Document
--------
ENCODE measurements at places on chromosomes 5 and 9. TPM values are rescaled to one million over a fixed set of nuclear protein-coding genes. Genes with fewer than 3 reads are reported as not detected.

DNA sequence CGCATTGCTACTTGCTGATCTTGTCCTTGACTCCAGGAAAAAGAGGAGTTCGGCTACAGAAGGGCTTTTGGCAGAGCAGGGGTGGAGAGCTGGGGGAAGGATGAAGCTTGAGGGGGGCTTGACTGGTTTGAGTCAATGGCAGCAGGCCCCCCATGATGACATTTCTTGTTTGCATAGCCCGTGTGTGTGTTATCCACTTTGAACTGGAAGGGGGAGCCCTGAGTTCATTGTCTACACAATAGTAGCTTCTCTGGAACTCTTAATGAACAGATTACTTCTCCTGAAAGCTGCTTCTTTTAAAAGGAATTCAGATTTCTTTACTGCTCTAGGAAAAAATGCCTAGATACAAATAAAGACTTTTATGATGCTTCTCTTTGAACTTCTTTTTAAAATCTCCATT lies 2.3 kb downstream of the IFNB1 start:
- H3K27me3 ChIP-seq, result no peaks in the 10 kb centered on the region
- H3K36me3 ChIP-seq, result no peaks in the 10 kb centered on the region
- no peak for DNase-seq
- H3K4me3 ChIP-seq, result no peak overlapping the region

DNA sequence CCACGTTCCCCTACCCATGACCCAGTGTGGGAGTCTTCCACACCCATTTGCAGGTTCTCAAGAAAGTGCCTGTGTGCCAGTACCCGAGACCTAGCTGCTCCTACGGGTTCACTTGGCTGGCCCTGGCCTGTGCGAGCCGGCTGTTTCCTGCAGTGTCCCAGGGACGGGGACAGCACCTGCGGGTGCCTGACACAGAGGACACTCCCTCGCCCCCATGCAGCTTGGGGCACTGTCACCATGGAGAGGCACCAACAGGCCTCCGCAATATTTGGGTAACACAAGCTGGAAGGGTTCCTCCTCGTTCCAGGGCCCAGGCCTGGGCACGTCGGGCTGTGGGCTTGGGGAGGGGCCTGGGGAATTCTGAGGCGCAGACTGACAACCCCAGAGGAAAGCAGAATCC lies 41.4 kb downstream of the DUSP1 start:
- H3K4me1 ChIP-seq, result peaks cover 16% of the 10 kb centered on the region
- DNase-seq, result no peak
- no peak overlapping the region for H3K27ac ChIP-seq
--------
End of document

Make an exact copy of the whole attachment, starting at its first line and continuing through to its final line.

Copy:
ENCODE measurements at places on chromosomes 5 and 9. TPM values are rescaled to one million over a fixed set of nuclear protein-coding genes. Genes with fewer than 3 reads are reported as not detected.

DNA sequence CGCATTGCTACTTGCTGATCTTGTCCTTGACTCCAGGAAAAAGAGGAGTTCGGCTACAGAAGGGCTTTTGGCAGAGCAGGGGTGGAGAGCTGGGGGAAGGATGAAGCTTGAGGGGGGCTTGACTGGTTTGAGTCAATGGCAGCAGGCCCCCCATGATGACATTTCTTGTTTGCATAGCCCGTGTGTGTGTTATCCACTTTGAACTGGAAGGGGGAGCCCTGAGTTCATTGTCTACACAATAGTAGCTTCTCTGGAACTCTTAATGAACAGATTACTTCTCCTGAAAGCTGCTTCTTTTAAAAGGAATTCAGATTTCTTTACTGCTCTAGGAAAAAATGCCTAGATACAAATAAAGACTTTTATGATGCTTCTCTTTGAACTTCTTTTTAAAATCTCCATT lies 2.3 kb downstream of the IFNB1 start:
- H3K27me3 ChIP-seq, result no peaks in the 10 kb centered on the region
- H3K36me3 ChIP-seq, result no peaks in the 10 kb centered on the region
- no peak for DNase-seq
- H3K4me3 ChIP-seq, result no peak overlapping the region

DNA sequence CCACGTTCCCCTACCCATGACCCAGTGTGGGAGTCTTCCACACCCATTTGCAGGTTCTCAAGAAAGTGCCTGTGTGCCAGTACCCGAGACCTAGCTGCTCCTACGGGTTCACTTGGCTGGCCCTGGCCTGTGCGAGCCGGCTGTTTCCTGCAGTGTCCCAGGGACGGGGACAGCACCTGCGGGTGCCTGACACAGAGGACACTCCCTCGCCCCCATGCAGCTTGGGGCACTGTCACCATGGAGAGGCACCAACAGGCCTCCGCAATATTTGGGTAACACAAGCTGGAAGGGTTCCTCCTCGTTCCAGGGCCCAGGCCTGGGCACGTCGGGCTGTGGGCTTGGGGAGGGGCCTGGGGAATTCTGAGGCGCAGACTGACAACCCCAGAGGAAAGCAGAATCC lies 41.4 kb downstream of the DUSP1 start:
- H3K4me1 ChIP-seq, result peaks cover 16% of the 10 kb centered on the region
- DNase-seq, result no peak
- no peak overlapping the region for H3K27ac ChIP-seq